If it makes you happier, the Emperor Justinian outlawed the practice of silent prayers, which originated among the Nestorians, btw.

So exactly what chariot racing club would I then be for in Constantinople at that time?  Ok, I guess then since the response to the Epeclesis is a deacon's prayer and the people are now performing diaconal duties I guess then Mary can incense the church while Peter or Johnny recite the litanies.  Why not let Francis or Sue celebrate the proskomedia with the priest while we are at it?  It's ok if we do, since according to ANorth American protestant ideals, if it feels good and makes the individual happy who cares about the scred order orf things?  I guess its ok to invent things and reassign duties assigned to ordained clergy to the laiyity
Sorry, the DL didn't originate in turn of the previous century Pennsylvania among Galician immigrants.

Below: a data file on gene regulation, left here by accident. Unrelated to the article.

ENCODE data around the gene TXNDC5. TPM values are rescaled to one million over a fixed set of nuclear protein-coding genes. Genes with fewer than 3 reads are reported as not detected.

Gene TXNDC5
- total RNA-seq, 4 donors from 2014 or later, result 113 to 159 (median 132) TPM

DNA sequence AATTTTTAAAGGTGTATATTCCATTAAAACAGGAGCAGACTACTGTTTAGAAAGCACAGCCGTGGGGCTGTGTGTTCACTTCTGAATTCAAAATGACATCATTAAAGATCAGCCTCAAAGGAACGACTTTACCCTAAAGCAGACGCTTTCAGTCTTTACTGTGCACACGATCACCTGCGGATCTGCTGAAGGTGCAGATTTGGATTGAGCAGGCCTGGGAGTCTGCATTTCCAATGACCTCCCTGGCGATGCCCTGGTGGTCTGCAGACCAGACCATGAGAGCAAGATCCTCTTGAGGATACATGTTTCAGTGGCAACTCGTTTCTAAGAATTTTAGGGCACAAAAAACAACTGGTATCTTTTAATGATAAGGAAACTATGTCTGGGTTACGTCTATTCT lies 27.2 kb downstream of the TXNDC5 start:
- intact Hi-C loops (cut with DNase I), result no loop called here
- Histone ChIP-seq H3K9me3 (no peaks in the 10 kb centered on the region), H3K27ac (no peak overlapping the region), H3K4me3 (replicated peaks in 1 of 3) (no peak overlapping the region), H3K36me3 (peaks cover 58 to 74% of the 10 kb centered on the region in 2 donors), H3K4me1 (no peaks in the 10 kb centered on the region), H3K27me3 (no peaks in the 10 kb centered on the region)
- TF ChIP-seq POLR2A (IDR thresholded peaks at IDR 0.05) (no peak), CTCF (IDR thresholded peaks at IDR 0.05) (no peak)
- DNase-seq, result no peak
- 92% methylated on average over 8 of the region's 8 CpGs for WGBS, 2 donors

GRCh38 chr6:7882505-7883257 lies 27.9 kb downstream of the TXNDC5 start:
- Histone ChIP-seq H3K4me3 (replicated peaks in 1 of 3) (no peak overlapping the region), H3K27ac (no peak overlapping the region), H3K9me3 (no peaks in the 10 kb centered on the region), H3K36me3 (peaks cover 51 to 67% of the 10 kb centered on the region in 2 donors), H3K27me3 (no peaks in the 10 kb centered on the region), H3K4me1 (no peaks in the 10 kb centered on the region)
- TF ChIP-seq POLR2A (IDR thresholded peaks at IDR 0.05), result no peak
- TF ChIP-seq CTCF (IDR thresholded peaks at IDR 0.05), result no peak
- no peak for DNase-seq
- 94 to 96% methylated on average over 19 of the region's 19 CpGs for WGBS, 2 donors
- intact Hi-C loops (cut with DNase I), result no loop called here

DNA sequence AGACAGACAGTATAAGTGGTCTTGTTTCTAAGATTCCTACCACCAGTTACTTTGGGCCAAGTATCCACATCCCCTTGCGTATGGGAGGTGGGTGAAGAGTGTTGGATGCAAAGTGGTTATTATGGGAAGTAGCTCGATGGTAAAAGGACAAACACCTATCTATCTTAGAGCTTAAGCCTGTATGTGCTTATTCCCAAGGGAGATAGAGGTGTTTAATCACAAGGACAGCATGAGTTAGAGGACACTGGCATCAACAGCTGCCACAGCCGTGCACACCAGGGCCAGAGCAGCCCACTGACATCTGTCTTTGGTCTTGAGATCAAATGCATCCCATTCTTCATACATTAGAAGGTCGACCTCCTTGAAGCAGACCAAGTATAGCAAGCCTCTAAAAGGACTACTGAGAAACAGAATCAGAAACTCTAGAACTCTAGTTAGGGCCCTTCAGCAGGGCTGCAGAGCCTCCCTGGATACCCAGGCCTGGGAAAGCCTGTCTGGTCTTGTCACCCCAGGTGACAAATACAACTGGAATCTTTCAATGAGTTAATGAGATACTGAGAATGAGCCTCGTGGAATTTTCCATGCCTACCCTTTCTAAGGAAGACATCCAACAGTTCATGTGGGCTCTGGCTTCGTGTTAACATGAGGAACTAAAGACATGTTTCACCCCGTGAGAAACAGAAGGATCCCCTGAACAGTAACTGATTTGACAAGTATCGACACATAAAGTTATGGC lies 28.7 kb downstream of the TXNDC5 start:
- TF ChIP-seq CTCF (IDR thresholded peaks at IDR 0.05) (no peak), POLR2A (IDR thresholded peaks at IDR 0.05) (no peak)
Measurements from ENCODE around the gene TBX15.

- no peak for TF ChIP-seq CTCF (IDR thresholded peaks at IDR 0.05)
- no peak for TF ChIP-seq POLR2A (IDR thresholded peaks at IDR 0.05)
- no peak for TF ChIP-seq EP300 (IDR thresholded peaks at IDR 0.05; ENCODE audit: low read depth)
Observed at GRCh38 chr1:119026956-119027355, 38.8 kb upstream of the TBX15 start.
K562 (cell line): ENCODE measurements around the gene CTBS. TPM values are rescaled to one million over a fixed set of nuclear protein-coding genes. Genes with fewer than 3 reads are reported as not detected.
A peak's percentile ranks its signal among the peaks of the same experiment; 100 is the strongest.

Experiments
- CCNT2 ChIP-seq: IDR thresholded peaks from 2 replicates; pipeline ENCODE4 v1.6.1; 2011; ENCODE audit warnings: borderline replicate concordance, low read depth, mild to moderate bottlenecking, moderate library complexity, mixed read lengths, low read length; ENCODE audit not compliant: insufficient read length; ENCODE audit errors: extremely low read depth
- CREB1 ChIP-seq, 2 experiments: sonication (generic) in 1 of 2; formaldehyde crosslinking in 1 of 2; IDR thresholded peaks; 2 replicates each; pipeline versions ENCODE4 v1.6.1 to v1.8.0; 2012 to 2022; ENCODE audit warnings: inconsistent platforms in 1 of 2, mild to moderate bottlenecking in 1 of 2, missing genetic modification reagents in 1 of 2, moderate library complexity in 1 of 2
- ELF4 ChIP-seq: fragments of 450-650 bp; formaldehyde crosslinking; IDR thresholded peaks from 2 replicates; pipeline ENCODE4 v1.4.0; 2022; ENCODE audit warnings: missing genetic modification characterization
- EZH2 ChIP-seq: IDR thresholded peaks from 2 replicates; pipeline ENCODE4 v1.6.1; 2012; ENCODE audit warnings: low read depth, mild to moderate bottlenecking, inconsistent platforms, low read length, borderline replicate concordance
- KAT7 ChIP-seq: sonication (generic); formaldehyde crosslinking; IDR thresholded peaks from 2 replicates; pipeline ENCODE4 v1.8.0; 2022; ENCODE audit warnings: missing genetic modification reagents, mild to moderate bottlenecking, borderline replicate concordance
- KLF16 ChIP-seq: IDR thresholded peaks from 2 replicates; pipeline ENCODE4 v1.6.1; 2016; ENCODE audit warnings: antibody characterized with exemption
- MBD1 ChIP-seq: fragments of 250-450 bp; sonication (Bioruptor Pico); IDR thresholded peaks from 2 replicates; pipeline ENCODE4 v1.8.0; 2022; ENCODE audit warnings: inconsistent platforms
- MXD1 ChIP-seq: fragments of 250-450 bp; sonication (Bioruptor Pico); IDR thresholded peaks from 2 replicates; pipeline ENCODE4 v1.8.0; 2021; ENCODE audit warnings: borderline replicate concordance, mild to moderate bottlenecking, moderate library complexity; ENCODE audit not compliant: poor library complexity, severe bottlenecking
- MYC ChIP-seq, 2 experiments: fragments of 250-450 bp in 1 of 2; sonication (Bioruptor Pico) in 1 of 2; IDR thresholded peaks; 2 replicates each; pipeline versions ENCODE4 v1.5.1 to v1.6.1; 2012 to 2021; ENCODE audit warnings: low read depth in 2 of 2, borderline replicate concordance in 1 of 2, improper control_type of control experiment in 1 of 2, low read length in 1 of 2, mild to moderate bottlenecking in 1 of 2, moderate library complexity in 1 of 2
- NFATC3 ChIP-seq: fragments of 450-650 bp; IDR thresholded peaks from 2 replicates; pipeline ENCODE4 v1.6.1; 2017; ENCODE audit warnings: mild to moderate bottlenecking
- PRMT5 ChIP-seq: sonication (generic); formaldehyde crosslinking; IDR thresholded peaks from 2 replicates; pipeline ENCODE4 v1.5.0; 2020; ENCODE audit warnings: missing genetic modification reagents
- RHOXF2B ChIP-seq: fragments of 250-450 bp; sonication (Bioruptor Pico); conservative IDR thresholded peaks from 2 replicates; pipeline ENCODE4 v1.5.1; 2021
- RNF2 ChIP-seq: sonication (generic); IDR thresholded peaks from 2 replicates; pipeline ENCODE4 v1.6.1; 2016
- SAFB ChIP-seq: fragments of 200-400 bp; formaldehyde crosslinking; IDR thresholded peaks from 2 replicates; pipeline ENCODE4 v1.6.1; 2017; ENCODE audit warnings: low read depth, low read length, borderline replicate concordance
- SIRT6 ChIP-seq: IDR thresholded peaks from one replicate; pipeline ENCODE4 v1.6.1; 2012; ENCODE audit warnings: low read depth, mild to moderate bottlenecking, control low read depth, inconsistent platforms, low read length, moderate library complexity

Setting aside that the deacon is nothing more in essence than a glorified layman, and that back in the old country-i.e. Alexandria, Antioch and Jerusalem, on whose earth Christ walked-the congregation says their "Amen" to the Anamnesis and the Epiclesis, what made you think that Justinian was a North American Protestant?
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« Reply #47 on: August 02, 2011, 03:04:10 PM »

in Orthodoxy it is usually about "us" and not "me"

The practice you are arguing against does emphasize the liturgy as being about "us" as it has the entire congregation involved and follows the same pattern of prayer as the rest of the liturgy - the priest says the prayer and then the people give their "amen" making that prayer a unified work of the whole people of God (literally what "liturgy" means) gathered together as the Church.
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« Reply #48 on: August 02, 2011, 03:55:01 PM »

I have what may be an  unrelated question or it may have been asked somewhere else, but I'll ask it here.